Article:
Jimi Hendrix and Rock Music’s Unforgettable “Experience”
Will I live tomorrow?
Well, I just can’t say
But I know for sure,
I don’t live today.
(From “I Don’t Live Today.”)
Well, that observation is debatable. He may be dead in the physical sense, but his spirit certainly lives on. Walk into any record store and you’ll immediately be struck by the sheer ubiquity of his image. His face is plastered on just about every type of commercial product marketed by the music industry: CDs, tapes, LPs, T-shirts, books, posters, videos, buttons, etc. Ask anyone to describe his status in the world of rock and roll and they’ll probably tell you he’s the greatest rock guitarist who’s ever lived.
It should be obvious to anyone who knows anything about rock music (or the Sixties) that I’m referring to Jimi Hendrix.
While the distinction of being the world’s greatest rock musician is intriguing enough in itself, there are a few issues concerning Hendrix that really pique my interest. For one, he is still a counter-cultural icon more than 30 years after his death. Hendrix is fixed in the historical record as a physical incarnation of the anti-establishment rebellion with which rock has always been identified. And it’s only natural that kids in the 21st century who are looking for a defiant and hip figure with which to identify would look to the decade of rebellion for idols. Fortunately, there is a wealth of published information and surviving colleagues to draw upon for insights into the current Hendrix revival.
On a recent excursion to a local record store (yes, they still sell vinyl albums) I overheard a young retro-hippie request Hendrix’s Cry of Love single. The fellow had looked in all of the sections of the store where he thought it might be but still couldn’t find it. And no wonder; the proprietor (a black man) had filed the Hendrix 45s in the “blue-eyed soul” section. Recalling that brings me to another interesting aspect of the Jimi phenomenon: he reigned supreme in a musical genre which both blacks and whites generally regard as a white domain. And evidently, even cool icons like Jimi are shunned by many in the African-American community as cultural lepers, supposedly afflicted with what could be called “not down syndrome.” That is, if you engage in (stereo) typically non-black activities (e.g. play rock and associate with whites), then you’re not down with your people.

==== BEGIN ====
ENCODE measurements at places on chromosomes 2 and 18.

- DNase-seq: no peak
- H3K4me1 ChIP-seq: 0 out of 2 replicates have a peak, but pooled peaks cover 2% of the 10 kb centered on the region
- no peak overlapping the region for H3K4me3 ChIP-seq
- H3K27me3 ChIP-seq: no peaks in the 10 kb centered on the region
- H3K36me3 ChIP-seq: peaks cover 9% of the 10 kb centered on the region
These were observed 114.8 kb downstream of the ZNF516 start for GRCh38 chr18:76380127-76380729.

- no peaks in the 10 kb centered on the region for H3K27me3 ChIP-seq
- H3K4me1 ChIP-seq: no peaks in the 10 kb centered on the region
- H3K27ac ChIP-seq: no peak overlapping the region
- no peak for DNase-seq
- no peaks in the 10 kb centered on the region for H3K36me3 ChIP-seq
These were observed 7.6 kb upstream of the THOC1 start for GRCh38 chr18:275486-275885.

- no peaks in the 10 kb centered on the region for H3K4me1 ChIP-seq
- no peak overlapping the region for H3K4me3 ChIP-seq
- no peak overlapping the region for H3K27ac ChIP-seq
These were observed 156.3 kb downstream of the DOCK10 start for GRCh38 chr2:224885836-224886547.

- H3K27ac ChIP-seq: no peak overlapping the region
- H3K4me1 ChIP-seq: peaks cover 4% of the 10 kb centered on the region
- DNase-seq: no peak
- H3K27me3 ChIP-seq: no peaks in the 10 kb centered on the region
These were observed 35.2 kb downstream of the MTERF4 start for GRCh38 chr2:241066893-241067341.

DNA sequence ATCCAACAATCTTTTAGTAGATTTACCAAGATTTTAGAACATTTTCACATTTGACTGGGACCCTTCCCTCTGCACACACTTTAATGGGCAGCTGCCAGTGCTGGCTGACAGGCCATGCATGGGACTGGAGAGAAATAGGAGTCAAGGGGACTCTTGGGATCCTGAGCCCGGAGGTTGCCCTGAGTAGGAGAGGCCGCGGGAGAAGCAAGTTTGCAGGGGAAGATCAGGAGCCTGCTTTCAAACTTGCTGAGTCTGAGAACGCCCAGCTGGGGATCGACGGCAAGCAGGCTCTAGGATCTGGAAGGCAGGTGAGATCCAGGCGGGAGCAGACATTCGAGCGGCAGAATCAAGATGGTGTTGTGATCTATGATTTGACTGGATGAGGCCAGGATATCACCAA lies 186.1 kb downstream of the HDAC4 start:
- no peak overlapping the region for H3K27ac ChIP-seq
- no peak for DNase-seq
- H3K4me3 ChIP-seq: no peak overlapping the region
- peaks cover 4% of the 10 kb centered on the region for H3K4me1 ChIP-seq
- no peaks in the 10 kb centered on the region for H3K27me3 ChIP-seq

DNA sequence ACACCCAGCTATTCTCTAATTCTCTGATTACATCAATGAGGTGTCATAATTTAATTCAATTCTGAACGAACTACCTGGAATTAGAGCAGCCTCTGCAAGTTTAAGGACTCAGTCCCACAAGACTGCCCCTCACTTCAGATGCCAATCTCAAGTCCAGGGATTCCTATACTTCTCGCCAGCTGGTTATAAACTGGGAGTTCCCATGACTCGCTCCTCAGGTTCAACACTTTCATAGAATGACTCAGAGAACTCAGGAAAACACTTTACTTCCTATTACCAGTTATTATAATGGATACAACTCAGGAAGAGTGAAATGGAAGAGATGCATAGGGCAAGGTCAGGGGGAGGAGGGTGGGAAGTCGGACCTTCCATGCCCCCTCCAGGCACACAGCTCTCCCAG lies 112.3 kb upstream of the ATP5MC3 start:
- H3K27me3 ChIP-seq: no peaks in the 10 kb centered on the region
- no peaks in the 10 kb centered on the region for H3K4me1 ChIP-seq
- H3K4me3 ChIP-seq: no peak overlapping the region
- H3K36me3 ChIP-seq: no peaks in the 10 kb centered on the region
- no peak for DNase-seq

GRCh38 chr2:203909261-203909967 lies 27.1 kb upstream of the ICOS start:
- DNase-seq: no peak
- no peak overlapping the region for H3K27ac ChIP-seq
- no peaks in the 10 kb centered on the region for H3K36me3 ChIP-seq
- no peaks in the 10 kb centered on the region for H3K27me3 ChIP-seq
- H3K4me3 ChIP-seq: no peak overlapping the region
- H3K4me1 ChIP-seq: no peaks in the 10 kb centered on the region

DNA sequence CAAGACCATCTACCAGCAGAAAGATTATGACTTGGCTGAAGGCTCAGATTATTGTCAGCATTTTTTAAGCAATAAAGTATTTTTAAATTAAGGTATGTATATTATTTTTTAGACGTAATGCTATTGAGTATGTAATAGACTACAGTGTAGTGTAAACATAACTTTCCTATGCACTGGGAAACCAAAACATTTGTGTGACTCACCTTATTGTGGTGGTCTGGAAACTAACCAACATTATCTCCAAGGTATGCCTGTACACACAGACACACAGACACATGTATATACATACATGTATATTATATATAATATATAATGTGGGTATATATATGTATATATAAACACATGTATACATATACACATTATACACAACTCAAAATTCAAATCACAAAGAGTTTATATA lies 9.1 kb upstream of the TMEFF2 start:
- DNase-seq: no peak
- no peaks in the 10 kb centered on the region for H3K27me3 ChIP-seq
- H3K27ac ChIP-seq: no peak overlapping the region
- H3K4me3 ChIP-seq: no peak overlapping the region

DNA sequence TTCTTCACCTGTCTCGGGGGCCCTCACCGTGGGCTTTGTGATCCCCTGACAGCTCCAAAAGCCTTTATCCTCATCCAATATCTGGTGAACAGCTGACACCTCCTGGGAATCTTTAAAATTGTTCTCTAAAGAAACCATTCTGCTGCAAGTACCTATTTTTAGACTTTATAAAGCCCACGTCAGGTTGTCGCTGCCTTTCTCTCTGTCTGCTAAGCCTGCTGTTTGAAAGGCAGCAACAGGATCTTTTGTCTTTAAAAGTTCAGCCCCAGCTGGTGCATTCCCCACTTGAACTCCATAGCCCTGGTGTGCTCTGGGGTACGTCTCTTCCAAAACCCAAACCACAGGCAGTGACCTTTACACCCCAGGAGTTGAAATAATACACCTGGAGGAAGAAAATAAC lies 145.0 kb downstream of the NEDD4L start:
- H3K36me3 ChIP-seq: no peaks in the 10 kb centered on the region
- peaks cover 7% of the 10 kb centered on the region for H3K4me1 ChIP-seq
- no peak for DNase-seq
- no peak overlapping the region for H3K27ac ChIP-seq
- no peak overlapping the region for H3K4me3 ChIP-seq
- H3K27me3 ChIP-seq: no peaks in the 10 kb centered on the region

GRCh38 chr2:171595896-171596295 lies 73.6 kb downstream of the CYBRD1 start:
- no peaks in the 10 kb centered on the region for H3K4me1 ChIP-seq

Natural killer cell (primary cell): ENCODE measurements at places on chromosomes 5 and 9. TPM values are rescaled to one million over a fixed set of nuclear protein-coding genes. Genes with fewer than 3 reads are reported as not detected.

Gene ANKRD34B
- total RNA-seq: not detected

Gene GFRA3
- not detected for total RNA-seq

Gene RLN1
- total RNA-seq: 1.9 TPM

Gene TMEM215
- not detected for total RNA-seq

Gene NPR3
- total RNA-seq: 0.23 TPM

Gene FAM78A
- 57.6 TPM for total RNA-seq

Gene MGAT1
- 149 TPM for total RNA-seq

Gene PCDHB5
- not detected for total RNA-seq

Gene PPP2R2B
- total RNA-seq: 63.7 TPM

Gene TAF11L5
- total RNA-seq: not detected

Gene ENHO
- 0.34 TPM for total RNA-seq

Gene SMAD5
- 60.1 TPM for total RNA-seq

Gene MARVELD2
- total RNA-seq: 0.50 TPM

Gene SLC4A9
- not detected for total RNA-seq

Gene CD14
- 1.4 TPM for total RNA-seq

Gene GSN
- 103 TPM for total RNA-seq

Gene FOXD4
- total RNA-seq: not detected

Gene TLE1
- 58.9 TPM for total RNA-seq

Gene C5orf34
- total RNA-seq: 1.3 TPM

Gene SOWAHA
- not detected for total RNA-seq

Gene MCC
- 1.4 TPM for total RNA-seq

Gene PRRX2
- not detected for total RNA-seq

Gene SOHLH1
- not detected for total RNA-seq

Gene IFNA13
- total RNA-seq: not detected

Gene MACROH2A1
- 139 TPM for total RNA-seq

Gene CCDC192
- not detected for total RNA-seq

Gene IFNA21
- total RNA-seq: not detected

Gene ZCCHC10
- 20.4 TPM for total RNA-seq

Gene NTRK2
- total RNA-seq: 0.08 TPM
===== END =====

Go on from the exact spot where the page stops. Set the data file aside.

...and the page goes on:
In a decade every bit as fiery as his guitar in Monterey, Jimi Hendrix turned more than just his Fender Stratocaster upside down-he turned around common perceptions of music and culture. Jimi amended and transcended the narrow definitions of blackness and of rock stardom. Unfortunately, when it comes to Hendrixness, I’m not really that experienced. I was born too late (1968) to see him live in-concert or immerse myself in the great countercultural ethos embodied by his music. However, in this age of apparel-oriented politics, my generation can still rebel. If not with an “X” baseball cap or a Che Guevara button, then perhaps with a T-shirt featuring Jimi in a purple haze.